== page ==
Are you a New Zealand citizen or resident?

YES

I have read and agree to the Crowdicity Terms of Use, the Conservation Innovation Awards 2016 Supplemental Terms and Conditions, and the Crowdicity Community Guidelines

YES

List five other ideas posted in the challenge that excite you. Why?

Barcoding Whitebait: It would be important to monitor water quality a in conjunction with species identification.

River Snake: water quality data would be required to measure the effectiveness of the snakes placement.

ET find Kiwi:  The data from River Watch gathered by ET, allows one operator to gather data throughout an entire catchment. 

Predator Free NZ FacebooK  Data from River Watch could be tagged to the Predator Free Facebook platform. 

 

Nothing is More Powerful:  scientific data will be required to take fiduciary action.

How could you improve your idea?

The River Watch water testing device has been developed in collaboration with Victoria University's School of Engineering and Computer Science.  The River Watch collaboration has been running for five years with Year 3 students.

improvements would include the addition of two other further probes that would measure nitrates/nitrites and phosphorus.

Double the current battery life, which will extend the range of the device and its ability to communicate with UAV drones.

Modifying the protytype for salt water conditions particularly in-shore turbidity and pH which will allow early identification of ocean acidification and sedimentation.

 

Permanent deployment platform allowing the River Watch water testing device to be easily deployed and removed from sites which require ongoing monitoring.  Such as significant rivers with public access for recreation, to forecast and monitor toxic algal blooms.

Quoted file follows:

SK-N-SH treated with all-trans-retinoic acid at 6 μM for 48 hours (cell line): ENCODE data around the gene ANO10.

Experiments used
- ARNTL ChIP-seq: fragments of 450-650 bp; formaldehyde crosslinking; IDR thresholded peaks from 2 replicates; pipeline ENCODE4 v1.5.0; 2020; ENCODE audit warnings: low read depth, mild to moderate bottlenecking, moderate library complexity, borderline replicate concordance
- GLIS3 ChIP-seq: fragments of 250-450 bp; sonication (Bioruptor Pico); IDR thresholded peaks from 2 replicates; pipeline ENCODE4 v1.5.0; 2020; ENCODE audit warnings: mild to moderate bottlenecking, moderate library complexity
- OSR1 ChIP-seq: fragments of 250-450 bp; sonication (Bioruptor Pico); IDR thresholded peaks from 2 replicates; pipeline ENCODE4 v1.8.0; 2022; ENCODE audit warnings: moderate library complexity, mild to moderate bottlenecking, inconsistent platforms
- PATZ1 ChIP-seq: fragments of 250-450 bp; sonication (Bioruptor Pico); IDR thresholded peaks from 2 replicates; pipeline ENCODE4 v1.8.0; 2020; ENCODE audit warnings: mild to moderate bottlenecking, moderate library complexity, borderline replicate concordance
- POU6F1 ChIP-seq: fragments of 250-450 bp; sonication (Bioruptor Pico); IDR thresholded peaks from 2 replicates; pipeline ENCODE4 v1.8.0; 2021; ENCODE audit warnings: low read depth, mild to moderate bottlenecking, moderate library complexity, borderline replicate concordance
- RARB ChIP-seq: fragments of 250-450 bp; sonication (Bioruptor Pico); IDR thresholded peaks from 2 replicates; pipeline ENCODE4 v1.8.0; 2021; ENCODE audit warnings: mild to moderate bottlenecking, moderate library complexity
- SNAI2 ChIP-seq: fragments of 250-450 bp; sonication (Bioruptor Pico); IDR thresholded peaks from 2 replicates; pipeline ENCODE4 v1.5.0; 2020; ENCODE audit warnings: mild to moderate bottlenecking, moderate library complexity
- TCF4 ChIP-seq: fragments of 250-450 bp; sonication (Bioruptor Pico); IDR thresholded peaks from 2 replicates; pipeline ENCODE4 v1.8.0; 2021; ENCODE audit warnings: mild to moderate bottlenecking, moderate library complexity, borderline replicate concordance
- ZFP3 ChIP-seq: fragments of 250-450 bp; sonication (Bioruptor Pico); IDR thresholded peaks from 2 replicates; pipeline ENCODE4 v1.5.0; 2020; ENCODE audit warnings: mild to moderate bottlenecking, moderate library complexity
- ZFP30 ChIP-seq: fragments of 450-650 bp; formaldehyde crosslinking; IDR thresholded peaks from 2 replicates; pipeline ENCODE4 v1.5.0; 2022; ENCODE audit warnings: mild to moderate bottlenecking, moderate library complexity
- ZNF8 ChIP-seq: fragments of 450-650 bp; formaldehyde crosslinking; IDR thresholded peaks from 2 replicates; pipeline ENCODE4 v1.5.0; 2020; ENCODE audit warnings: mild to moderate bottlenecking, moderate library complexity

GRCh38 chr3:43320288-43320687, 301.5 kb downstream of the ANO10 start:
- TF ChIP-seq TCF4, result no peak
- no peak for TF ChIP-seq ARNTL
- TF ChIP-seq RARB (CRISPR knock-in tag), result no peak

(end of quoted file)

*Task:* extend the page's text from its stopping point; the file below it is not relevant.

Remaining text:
Tagged users
edited on Oct 12, 2016 by Joanne Jackson

IngeBolt 6 months ago

Great idea, so sad we now have this problem!

Reply

John Caldwell 6 months ago

Excellent idea! I hope you also make a companion device that works in salt water.

Reply

KenSims 6 months ago

A great idea. Well worth supporting.

Reply

misslee 6 months ago

Hi - i don't know much about water testing devices and i hope you can enlighten me! How is this different to ones currently in use by councils or scientists? Are all your points unique to your device or is it the 'share-ability' and 'open-source-ness' that is really the innovation?

Reply

Grant Muir 6 months ago

other water testing probes only have one probe and one measurement. Also they will only sample at the time they are immersed in the water. This does not provide data that accurately test flowing water. Water changes throughout the day and with our device we can test over 48 hrs (which is our current battery life) providing an accurate triage of what is happening in that location. The gps and phone app interface is an innovative bit of software that will read the collected data and show it in simple lay person terms as well as numeric data charts. With access to this type of data regional council staff will be able to better forecast toxic algae blooms and build a comprehensive data set over time for monitored water bodies. The savings in staff time and ability to cover larger areas in their catchment using the River Watch tester will be a huge advance on what is currently available. Also friends of river groups will be able to collect their own data knowing that it is an accurate record of their water way.

Reply

Dave_West 6 months ago